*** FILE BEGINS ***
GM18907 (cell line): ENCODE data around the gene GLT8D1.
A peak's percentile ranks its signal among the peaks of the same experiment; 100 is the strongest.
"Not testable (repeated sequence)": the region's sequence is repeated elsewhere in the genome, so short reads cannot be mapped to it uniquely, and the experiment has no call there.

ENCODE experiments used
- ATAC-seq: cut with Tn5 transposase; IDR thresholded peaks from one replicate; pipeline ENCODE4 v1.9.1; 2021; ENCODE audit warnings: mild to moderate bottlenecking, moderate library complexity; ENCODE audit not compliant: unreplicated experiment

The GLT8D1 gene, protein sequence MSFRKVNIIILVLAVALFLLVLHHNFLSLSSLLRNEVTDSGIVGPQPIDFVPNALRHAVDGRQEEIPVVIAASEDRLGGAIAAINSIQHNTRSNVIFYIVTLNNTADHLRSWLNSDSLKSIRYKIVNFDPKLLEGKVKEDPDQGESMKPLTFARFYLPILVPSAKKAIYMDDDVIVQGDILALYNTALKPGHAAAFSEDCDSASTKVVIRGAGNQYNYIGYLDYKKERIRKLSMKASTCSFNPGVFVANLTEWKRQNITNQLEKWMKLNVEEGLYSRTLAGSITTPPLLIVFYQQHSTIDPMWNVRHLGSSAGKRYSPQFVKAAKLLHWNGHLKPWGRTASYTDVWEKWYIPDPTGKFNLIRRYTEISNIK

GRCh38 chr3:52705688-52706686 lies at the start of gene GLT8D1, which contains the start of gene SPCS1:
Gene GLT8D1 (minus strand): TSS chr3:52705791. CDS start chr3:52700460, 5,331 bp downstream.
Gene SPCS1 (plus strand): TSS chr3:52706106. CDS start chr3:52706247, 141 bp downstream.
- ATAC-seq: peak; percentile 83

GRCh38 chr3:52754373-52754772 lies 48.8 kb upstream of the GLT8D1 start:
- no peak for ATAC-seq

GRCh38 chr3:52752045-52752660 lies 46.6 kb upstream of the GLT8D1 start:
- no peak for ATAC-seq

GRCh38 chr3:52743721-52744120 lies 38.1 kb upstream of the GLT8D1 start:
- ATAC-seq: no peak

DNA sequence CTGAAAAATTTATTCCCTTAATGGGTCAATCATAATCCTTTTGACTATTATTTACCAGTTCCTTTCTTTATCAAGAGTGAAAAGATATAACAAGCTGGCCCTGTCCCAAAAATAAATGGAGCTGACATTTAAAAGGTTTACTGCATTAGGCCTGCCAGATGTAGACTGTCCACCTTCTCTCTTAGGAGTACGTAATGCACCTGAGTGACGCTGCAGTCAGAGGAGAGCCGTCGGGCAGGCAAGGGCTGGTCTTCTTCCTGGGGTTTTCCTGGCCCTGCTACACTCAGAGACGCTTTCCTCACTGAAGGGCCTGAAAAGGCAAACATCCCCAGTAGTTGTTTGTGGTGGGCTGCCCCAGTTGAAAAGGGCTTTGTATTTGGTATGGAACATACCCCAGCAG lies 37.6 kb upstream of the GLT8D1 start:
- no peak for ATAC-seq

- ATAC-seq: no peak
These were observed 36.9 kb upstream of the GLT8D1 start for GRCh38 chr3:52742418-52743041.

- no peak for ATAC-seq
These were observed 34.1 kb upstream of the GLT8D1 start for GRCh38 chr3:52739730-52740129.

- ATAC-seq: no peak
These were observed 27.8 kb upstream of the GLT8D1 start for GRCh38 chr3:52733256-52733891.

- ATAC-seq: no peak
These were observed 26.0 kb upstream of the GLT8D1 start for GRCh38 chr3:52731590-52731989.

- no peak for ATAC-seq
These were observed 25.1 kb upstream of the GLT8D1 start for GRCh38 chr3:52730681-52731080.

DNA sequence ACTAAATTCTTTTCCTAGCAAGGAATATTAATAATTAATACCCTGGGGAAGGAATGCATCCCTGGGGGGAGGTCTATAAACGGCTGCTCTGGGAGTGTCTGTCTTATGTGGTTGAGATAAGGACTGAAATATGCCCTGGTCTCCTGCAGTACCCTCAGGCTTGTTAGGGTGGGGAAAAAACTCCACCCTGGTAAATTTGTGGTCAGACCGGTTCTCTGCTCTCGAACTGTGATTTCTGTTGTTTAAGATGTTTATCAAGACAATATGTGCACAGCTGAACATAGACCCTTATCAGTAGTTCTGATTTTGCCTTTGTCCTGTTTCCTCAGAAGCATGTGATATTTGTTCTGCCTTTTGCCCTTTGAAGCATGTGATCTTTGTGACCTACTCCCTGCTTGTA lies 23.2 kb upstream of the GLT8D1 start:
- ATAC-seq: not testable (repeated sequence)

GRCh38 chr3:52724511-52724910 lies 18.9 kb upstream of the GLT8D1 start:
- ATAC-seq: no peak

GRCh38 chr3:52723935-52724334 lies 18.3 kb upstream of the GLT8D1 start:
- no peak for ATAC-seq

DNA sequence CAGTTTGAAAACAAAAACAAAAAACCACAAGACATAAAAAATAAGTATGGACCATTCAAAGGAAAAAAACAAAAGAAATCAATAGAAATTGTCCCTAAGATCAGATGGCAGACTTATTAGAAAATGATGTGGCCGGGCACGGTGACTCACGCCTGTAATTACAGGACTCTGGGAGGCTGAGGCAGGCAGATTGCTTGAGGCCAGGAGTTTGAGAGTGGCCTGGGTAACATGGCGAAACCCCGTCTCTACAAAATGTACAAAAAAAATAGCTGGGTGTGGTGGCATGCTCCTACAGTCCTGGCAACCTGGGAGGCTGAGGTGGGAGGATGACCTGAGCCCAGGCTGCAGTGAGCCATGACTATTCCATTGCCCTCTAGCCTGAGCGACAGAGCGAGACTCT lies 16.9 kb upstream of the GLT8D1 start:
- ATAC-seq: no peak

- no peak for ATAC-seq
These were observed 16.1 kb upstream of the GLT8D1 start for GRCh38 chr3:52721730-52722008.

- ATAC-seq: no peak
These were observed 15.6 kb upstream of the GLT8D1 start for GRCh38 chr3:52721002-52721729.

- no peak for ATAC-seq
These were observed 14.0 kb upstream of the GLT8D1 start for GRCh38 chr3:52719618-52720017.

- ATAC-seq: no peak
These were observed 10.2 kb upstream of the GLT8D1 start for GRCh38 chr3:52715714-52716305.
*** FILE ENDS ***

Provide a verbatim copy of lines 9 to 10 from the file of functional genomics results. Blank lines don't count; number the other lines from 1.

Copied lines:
Gene SPCS1 (plus strand): TSS chr3:52706106. CDS start chr3:52706247, 141 bp downstream.
- ATAC-seq: peak; percentile 83